PC-2 field cut to six bidders
- By John Monroe
- Sep 22, 1996
Two vendors have been eliminated from the competition for the Army's $554.4 million PC-2 buy and at least one protest may be in the making according to industry sources.
Additionally Zenith Data Systems which recently ran into performance problems on the Air Force's Desktop V contract last week pulled itself out of the running for the Army buy.
PC-2 run by the Army's Small Computer Program office in Fort Monmouth N.J. is a two-year dual-award program for stand-alone PCs office automation and peripherals.
Micron Electronic Systems Inc. and Telestar were told last week not to submit best and final offers with the other six bidders this Tuesday sources said. Micron and Telestar confirmed they did not make the cut.Remaining bidders in the field include BTG Inc. Electronic Data Systems Corp. Government Technology Services Inc. International Data Products Corp. Sysorex Information Systems Inc. and Telos Corp.
The decision follows the evaluation of initial proposals oral presentations and computer benchmarks by the Army's Information Systems Selection and Acquisition Agency. An ISSAA spokeswoman said the matter was "procurement-sensitive" and that the agency would not be able to comment.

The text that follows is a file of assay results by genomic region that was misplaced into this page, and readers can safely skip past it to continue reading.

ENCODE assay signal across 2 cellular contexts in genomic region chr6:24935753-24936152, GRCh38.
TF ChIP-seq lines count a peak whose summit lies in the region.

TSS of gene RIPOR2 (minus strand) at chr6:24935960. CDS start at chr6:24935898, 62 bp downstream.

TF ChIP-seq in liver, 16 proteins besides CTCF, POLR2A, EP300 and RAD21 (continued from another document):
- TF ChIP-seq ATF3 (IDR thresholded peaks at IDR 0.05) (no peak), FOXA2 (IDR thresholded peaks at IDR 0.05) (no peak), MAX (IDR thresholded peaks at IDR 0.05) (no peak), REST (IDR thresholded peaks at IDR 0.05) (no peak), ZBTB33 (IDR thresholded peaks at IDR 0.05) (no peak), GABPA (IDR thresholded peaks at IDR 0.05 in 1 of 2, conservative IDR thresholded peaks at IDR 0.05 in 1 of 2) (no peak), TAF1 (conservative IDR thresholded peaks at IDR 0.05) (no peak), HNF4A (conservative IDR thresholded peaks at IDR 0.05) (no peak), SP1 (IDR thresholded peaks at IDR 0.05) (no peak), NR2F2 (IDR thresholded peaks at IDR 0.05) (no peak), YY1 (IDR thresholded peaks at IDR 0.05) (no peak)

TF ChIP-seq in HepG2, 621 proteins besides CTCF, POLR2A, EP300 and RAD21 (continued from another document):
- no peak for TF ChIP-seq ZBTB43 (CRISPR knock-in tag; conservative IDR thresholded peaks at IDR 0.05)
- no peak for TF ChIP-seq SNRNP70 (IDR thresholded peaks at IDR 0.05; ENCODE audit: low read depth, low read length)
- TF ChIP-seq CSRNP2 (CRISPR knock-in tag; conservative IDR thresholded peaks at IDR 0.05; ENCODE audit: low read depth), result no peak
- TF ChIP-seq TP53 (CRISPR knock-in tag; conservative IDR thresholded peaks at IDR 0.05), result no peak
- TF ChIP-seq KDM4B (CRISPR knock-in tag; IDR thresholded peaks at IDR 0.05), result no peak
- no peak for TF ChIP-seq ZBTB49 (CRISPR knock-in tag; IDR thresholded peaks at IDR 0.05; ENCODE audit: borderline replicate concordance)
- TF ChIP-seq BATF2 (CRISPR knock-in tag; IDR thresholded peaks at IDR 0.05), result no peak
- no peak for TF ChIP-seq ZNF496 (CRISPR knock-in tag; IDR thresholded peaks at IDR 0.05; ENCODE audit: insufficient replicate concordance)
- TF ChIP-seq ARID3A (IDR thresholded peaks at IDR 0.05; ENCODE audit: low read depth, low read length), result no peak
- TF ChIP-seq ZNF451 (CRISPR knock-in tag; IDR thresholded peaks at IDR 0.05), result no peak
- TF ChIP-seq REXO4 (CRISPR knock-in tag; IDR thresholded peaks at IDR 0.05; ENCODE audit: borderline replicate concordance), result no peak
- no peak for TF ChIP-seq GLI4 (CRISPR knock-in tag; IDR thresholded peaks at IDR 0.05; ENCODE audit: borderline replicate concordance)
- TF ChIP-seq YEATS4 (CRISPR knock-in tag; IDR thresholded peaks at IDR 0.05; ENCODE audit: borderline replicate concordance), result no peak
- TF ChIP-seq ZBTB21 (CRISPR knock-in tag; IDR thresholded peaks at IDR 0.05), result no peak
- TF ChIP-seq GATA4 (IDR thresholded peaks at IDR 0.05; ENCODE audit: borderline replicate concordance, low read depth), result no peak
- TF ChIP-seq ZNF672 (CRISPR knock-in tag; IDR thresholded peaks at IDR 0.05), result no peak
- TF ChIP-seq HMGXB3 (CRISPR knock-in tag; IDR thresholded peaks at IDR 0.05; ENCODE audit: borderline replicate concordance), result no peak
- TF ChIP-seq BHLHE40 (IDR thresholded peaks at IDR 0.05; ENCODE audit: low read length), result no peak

ZDS decided not to pursue PC-2 but "to focus all of the corporate resources" on its existing contract and customer base said Pat Gallagher vice president of sales at ZDS. Earlier this month ZDS had its Desktop V contract suspended temporarily because of problems fulfilling orders in a timely fashion. The Air Force lifted the suspension after less than a week.
ZDS also provides products on the Army's Small Multiuser Computer II contract through Telos Corp. and the Standard Army Management Information Systems contract through Sysorex.
Given the demand of that workload "it didn't make a lot of sense to add contracts to our stockpile " Gallagher said.
Telestar an 8(a) company in Ontario Calif. was eliminated at least in part because of a mark against its past-performance record. "We are still debating what we should do " said company sources who added that the assessment was inaccurate.
The problem stems from work on a Navy contract that had been successfully completed and the company had no knowledge of any problems before this procurement according to the company source.Telestar hopes to resolve the problem with the Army but would consider filing a protest with the General Accounting Office the company said.
Micron had not been briefed as of Friday and so could not comment on the Army's decision said Felice Liston Micron's director of government sales in Nampa Idaho.
According to people familiar with the program the down-select reflects ISSAA's interest in getting more than just a low-cost PC vehicle.
"The government is conducting a best-value acquisition for [information technology] " said Robert J. Guerra president of Guerra and Associates a consulting firm specializing in government acquisition. "Everybody thinks the Army is just buying PCs. There is just a huge difference philosophically."